Lower poll ratings landed these candidates in the early forum.
He seems to be having a blast on the campaign trail and can come across as wise and witty in his frequent cable TV appearances, but his message is downbeat. He supports a U.S. military invasion of Syria to oust its leader, would send U.S. ground troops back to Iraq and says Americans need to make more sacrifices. “We’re going to do the hard things,” he said at the Iowa State Fair.
In just the last few days, he’s gone on the offensive against Trump, calling him an “egomaniacal madman” and a “carnival act.” Trump took the bait, firing back that he only responds to “people that register more than 1% in the polls.” Assertiveness might get this Louisiana governor noticed, but it could take more than that to ignite his candidacy, which hasn’t lived up to expectations.
The former New York governor is struggling to crack 1 percent in the polls. If he’s going to catch on anywhere, it probably will be in New Hampshire, where he’s spending a lot of time. He explained his strategy last month, saying that after a summer of “reality theater politics,” voters eventually will seek out a candidate “who can actually lead the government.”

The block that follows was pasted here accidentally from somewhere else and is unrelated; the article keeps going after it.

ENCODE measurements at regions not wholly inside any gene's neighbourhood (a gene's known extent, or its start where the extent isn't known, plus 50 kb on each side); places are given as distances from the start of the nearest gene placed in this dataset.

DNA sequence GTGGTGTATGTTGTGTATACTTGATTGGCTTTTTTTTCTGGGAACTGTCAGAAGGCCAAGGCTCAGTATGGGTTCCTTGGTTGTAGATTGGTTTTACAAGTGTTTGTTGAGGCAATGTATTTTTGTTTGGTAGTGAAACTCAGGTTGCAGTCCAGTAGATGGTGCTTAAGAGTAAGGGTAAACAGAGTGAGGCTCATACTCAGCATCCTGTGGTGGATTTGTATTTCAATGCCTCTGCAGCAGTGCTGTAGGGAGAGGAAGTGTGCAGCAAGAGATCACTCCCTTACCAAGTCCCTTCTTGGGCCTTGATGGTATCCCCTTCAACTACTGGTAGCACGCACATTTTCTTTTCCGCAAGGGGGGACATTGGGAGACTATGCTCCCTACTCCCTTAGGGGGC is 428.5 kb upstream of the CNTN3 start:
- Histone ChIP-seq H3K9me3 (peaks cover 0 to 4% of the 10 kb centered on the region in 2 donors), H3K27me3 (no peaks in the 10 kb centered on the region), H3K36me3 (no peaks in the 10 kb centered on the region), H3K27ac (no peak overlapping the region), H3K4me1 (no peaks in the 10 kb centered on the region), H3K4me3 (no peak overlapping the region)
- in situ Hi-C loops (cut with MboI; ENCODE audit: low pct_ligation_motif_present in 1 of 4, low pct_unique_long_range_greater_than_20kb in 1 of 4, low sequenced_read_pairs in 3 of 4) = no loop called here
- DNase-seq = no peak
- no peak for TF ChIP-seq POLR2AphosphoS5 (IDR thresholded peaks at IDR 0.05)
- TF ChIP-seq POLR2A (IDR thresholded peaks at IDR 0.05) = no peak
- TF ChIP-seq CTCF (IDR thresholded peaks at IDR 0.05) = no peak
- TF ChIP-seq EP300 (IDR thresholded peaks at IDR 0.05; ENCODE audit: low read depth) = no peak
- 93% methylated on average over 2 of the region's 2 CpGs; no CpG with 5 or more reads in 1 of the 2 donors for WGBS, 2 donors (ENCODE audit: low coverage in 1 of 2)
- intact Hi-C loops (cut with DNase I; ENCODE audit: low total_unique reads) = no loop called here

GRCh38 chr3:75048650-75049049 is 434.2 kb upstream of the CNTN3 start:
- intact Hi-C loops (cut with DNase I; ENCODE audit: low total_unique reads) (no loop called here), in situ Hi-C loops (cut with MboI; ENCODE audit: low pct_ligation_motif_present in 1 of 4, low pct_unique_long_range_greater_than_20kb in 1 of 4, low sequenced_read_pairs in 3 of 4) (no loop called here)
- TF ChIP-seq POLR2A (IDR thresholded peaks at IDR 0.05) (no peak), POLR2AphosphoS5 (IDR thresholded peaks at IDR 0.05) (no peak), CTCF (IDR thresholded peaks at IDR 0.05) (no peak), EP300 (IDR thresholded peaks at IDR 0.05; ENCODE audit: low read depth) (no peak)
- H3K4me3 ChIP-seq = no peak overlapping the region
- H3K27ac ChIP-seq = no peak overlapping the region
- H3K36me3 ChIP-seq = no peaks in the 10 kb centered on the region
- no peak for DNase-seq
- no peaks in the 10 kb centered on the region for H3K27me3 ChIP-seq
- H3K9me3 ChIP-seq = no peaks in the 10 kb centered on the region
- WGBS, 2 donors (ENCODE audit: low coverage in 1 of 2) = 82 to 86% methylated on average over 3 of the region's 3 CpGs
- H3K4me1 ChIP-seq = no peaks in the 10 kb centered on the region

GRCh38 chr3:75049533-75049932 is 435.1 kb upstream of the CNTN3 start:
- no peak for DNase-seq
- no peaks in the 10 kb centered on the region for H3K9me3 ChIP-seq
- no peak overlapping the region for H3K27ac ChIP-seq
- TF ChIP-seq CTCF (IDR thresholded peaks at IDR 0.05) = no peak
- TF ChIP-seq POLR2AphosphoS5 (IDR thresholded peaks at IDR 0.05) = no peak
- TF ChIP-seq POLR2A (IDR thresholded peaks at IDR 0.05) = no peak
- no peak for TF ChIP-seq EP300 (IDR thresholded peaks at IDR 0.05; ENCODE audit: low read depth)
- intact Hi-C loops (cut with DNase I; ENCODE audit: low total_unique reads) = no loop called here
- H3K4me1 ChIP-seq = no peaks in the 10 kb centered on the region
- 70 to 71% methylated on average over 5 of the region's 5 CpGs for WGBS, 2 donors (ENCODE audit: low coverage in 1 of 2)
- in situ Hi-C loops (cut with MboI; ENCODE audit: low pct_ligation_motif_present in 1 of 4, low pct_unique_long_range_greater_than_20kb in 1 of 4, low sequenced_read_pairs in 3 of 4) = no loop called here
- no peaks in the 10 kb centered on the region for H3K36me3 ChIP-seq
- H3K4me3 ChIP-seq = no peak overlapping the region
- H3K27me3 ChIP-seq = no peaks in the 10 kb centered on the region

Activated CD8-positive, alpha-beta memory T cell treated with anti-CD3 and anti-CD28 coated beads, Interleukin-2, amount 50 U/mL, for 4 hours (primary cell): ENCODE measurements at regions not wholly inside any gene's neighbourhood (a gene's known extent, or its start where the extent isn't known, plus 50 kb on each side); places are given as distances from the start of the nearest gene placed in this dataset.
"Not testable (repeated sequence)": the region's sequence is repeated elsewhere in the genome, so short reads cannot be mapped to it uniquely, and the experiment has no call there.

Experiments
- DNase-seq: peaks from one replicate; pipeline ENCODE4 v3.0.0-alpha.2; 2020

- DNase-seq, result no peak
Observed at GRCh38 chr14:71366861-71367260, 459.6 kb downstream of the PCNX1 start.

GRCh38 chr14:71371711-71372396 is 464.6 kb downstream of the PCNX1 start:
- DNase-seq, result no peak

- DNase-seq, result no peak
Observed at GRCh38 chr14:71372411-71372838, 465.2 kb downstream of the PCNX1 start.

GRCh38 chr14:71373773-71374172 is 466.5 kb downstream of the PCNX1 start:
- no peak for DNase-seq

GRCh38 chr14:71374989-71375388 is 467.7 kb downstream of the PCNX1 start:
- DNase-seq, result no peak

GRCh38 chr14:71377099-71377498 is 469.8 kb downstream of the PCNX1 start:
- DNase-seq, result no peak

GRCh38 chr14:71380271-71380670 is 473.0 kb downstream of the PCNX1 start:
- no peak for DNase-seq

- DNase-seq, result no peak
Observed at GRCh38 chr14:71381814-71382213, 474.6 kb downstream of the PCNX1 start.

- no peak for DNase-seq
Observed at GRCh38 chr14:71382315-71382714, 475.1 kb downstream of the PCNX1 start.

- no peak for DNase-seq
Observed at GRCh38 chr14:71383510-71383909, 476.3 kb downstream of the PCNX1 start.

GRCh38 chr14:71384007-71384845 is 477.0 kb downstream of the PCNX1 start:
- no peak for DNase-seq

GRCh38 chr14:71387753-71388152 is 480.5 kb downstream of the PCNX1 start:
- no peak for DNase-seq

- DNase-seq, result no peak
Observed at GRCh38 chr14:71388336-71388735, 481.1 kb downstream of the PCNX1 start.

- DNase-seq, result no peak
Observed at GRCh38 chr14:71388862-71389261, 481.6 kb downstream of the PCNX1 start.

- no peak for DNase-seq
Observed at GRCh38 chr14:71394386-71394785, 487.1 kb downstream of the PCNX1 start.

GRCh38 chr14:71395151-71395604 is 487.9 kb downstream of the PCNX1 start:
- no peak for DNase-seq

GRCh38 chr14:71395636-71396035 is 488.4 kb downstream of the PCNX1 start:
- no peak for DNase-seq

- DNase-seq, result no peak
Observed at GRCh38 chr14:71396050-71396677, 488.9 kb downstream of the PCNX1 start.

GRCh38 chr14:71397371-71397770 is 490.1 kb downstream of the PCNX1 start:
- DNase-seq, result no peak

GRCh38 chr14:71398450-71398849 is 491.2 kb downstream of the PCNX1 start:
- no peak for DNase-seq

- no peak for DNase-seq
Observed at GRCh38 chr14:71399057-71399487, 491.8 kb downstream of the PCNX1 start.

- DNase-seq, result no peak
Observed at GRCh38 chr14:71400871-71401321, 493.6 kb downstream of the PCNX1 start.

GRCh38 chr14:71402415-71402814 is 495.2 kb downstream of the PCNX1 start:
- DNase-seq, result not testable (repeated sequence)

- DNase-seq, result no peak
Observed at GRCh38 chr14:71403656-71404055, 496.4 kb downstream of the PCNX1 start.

Who won the Iowa caucuses in 2012? That’s right, this former Pennsylvania senator, a reliable conservative, did. He also won several primaries and finished second in the nominating contest to Mitt Romney. Has that strong showing helped him this time around? Nope. He’s banking on Iowa again and just became the first 2016 hopeful to visit all 99 of the state’s counties.
Not in the game
They will not be on the debate stage Wednesday.
Who ? Exactly. The former Virginia governor is dead last in most polls — a sure recipe for a fundraising drought — and hasn’t found a way to distinguish himself. He was in the lower-tier Aug. 6 debate, but he didn’t meet CNN’s requirement of earning at least 1 percent in three polls to qualify for Wednesday’s debate. Not a good sign for his campaign.
He became the first candidate to drop out of the Republican presidential contest on Friday. He said he was “suspending” his bid, but that’s a euphemism for the end. The longest-serving governor in Texas history and failed 2012 presidential hopeful never gained much voter or donor support. As he exited, he said the party would be in good hands.